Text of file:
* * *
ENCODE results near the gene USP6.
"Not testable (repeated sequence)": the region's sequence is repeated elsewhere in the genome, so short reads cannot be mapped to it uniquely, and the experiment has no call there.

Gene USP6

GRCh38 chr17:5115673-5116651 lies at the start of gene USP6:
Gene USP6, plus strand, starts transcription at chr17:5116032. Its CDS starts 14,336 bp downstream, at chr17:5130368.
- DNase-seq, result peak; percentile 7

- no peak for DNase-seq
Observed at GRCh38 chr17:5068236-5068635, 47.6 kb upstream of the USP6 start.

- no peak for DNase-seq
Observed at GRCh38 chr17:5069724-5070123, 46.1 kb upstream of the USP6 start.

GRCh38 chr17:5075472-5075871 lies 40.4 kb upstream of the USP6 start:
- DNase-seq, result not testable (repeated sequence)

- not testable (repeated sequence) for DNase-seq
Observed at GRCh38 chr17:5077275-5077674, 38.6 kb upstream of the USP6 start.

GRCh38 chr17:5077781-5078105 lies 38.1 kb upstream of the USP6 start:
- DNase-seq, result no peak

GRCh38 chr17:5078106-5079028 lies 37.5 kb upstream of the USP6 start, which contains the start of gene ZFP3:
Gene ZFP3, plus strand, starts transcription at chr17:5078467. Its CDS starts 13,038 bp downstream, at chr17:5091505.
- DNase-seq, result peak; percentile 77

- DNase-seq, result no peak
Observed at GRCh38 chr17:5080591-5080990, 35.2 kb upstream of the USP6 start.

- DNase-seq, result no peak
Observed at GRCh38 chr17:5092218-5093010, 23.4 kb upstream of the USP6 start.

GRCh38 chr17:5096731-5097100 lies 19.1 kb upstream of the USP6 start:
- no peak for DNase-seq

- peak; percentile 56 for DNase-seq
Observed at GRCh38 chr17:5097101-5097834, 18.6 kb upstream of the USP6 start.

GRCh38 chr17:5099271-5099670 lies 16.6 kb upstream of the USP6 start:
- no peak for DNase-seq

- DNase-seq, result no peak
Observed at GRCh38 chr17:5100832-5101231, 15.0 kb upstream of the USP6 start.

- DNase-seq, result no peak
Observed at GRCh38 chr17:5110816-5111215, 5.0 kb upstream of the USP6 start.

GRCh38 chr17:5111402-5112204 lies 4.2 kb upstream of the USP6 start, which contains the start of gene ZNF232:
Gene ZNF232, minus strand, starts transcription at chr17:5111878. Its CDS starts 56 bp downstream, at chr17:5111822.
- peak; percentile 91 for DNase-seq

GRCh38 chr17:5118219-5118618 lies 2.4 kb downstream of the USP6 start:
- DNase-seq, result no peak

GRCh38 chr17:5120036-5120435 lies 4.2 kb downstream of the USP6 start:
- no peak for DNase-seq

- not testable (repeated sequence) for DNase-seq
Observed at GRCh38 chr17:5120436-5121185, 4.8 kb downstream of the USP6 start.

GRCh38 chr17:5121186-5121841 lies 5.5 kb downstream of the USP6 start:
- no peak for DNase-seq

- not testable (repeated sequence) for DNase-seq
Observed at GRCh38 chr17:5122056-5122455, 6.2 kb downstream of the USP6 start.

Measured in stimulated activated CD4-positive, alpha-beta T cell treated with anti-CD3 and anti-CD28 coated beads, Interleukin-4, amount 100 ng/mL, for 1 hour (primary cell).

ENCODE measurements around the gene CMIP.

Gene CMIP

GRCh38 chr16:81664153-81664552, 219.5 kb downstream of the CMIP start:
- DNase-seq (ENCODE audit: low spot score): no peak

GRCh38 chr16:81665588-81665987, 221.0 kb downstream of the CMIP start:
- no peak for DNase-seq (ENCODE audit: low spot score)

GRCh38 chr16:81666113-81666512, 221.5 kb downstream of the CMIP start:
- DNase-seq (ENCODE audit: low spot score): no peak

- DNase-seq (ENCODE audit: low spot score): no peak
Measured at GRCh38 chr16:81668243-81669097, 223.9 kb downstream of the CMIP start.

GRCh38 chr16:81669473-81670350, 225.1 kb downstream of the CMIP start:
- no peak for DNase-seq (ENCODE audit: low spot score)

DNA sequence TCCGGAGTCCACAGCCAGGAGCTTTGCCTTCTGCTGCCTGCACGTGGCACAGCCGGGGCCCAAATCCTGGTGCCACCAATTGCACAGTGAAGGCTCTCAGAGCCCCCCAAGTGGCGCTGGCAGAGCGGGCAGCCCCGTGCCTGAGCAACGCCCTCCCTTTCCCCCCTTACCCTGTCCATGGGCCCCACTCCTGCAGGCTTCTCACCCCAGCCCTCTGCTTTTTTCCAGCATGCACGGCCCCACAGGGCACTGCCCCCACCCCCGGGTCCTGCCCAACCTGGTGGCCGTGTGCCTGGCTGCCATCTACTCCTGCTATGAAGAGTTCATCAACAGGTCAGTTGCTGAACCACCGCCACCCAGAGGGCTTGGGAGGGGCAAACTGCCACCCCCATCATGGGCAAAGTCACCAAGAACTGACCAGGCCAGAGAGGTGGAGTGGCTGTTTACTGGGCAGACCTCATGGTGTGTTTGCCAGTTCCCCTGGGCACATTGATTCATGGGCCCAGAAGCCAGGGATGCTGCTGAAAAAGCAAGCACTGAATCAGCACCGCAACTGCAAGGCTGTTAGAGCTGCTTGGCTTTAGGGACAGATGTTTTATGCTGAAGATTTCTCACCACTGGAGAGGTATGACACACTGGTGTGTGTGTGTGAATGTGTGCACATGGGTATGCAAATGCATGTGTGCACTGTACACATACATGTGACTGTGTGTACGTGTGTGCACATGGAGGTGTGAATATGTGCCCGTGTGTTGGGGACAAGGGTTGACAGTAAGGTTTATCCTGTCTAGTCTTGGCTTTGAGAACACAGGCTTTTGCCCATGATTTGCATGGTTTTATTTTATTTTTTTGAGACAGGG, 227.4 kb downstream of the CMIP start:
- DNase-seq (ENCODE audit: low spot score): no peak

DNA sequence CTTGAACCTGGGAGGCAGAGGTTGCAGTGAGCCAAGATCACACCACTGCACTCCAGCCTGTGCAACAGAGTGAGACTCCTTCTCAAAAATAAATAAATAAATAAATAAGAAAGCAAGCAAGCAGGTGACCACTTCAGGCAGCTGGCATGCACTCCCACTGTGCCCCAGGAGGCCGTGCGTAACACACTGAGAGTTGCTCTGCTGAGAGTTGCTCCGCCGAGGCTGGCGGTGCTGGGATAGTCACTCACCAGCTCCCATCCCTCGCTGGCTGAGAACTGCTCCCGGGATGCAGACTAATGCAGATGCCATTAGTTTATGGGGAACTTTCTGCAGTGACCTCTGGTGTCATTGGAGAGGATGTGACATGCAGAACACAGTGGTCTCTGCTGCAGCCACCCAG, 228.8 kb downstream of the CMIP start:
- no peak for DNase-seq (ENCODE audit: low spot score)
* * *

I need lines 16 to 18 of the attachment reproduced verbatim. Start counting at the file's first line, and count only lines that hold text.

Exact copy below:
- DNase-seq, result no peak

GRCh38 chr17:5078106-5079028 lies 37.5 kb upstream of the USP6 start, which contains the start of gene ZFP3:
Gene ZFP3, plus strand, starts transcription at chr17:5078467. Its CDS starts 13,038 bp downstream, at chr17:5091505.